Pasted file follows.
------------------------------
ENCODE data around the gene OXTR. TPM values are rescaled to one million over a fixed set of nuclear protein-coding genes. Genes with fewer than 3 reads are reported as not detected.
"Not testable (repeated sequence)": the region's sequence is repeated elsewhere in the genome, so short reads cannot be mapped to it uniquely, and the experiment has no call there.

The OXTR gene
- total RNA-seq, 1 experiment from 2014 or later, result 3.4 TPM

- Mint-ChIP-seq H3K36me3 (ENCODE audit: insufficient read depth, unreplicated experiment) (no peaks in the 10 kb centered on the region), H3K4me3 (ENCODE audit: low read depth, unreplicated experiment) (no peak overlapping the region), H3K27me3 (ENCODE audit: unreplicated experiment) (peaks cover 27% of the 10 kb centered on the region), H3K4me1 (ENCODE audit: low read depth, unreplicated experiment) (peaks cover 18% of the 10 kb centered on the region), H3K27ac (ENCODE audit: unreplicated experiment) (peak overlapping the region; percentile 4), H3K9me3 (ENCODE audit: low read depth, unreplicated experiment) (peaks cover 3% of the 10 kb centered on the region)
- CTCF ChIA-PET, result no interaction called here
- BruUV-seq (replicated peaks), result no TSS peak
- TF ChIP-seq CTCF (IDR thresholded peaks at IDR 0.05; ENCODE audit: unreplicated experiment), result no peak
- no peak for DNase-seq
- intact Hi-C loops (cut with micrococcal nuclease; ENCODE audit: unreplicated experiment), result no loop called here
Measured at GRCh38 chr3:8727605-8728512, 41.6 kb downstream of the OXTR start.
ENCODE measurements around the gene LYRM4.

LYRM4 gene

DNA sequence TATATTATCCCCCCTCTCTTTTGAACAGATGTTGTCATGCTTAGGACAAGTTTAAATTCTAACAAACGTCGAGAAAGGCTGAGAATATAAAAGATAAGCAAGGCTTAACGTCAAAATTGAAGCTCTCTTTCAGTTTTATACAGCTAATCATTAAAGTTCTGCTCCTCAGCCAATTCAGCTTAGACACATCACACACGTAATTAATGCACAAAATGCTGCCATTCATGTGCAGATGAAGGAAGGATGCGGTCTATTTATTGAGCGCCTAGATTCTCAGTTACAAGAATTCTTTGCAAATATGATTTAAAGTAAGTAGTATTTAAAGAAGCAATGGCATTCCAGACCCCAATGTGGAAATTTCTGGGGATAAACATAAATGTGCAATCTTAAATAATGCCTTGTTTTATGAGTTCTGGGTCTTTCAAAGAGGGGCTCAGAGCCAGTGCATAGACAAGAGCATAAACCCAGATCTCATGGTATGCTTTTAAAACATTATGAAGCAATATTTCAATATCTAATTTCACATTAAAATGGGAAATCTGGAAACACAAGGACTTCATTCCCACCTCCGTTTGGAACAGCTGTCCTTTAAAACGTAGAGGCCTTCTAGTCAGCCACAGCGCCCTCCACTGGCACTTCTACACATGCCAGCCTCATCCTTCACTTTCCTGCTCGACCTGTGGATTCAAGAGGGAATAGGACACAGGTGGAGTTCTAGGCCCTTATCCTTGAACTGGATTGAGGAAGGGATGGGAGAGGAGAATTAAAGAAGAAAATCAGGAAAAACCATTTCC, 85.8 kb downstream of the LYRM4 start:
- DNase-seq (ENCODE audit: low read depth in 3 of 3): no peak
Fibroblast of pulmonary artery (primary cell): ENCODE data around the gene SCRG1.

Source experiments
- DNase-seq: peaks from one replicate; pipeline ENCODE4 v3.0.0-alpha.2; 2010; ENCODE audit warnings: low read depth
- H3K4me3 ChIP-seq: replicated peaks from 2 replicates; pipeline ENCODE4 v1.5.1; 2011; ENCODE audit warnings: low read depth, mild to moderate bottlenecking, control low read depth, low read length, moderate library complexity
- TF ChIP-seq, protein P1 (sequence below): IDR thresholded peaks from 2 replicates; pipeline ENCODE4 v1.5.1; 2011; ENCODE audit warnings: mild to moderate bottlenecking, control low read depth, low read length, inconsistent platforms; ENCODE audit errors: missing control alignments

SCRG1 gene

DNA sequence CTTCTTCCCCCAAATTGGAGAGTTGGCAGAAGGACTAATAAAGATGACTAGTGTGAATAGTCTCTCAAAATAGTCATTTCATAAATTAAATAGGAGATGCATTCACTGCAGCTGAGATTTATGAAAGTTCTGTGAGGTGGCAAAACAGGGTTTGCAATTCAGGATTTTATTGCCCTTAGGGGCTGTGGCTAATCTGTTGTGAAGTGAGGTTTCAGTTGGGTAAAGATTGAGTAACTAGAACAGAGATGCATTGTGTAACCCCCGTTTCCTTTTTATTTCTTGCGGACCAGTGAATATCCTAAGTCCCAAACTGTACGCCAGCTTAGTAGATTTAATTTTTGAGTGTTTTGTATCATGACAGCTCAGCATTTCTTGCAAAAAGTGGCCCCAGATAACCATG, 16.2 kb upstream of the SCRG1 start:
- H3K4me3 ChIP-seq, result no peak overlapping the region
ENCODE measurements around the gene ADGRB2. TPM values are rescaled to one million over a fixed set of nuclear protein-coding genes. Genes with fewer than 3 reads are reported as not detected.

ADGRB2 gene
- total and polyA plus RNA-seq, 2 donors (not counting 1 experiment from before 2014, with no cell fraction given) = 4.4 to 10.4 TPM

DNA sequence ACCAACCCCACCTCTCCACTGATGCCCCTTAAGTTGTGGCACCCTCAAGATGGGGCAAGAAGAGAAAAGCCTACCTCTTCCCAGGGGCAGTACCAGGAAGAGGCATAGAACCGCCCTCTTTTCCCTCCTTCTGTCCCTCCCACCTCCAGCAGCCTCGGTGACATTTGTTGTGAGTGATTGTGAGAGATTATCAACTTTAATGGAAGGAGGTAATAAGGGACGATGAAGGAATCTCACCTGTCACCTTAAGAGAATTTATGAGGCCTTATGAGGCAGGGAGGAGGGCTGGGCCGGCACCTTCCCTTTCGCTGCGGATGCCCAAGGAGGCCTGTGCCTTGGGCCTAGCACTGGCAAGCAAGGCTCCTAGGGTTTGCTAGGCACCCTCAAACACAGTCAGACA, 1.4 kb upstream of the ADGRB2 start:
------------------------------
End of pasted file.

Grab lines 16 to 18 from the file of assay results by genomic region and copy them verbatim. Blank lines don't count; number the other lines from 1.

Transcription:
Fibroblast of pulmonary artery (primary cell): ENCODE data around the gene SCRG1.

Source experiments
- DNase-seq: peaks from one replicate; pipeline ENCODE4 v3.0.0-alpha.2; 2010; ENCODE audit warnings: low read depth